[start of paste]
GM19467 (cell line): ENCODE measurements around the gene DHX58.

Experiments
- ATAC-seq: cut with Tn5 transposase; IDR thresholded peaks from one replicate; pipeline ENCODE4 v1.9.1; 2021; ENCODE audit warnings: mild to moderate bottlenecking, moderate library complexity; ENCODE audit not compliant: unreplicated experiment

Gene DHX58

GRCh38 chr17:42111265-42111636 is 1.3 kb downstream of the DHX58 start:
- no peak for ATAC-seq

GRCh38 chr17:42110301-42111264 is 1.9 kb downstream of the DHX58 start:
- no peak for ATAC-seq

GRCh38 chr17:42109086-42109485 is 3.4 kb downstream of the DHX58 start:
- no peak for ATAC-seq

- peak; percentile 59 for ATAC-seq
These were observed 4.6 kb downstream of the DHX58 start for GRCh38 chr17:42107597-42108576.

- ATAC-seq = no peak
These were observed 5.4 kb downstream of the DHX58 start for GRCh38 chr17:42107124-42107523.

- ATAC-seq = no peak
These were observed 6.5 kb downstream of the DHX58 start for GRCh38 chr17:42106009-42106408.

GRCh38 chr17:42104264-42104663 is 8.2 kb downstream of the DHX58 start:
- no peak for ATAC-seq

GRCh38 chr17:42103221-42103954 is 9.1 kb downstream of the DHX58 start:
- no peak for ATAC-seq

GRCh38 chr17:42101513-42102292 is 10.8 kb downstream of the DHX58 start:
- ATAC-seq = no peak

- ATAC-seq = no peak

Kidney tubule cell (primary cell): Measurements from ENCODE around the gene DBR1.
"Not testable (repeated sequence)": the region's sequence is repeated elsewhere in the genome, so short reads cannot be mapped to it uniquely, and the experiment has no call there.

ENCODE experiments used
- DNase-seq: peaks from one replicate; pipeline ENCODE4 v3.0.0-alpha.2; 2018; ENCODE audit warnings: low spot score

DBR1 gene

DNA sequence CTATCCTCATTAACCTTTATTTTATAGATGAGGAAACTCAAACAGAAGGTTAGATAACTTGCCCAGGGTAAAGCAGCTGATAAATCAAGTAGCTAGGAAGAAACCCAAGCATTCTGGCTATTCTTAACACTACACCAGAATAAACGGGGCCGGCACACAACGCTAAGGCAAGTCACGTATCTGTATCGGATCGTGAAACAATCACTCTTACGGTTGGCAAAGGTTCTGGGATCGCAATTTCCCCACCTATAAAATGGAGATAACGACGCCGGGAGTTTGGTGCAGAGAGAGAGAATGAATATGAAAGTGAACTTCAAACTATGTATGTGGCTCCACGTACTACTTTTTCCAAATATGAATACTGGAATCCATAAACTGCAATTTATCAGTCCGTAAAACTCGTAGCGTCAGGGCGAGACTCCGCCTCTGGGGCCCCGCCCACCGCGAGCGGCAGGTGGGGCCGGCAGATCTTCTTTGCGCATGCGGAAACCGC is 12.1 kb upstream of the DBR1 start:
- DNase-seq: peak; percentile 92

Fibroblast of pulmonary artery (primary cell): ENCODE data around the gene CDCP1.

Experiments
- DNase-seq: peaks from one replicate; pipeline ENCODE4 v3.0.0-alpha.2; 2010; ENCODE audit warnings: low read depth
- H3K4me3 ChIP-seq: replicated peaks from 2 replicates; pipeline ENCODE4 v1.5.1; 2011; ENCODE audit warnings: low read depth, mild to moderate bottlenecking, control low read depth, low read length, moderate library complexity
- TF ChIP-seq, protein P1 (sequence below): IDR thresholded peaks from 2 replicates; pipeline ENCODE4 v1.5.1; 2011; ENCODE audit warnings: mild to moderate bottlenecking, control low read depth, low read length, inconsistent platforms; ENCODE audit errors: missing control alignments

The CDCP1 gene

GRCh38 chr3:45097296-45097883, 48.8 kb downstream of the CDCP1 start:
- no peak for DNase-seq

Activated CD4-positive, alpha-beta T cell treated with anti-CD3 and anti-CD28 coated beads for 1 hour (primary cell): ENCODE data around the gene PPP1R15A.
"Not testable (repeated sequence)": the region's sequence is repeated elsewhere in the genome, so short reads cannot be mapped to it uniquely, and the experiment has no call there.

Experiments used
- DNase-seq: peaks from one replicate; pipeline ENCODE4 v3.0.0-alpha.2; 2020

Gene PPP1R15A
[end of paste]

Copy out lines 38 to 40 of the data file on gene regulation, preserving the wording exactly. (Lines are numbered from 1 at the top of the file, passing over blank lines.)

- no peak for DNase-seq

Activated CD4-positive, alpha-beta T cell treated with anti-CD3 and anti-CD28 coated beads for 1 hour (primary cell): ENCODE data around the gene PPP1R15A.
"Not testable (repeated sequence)": the region's sequence is repeated elsewhere in the genome, so short reads cannot be mapped to it uniquely, and the experiment has no call there.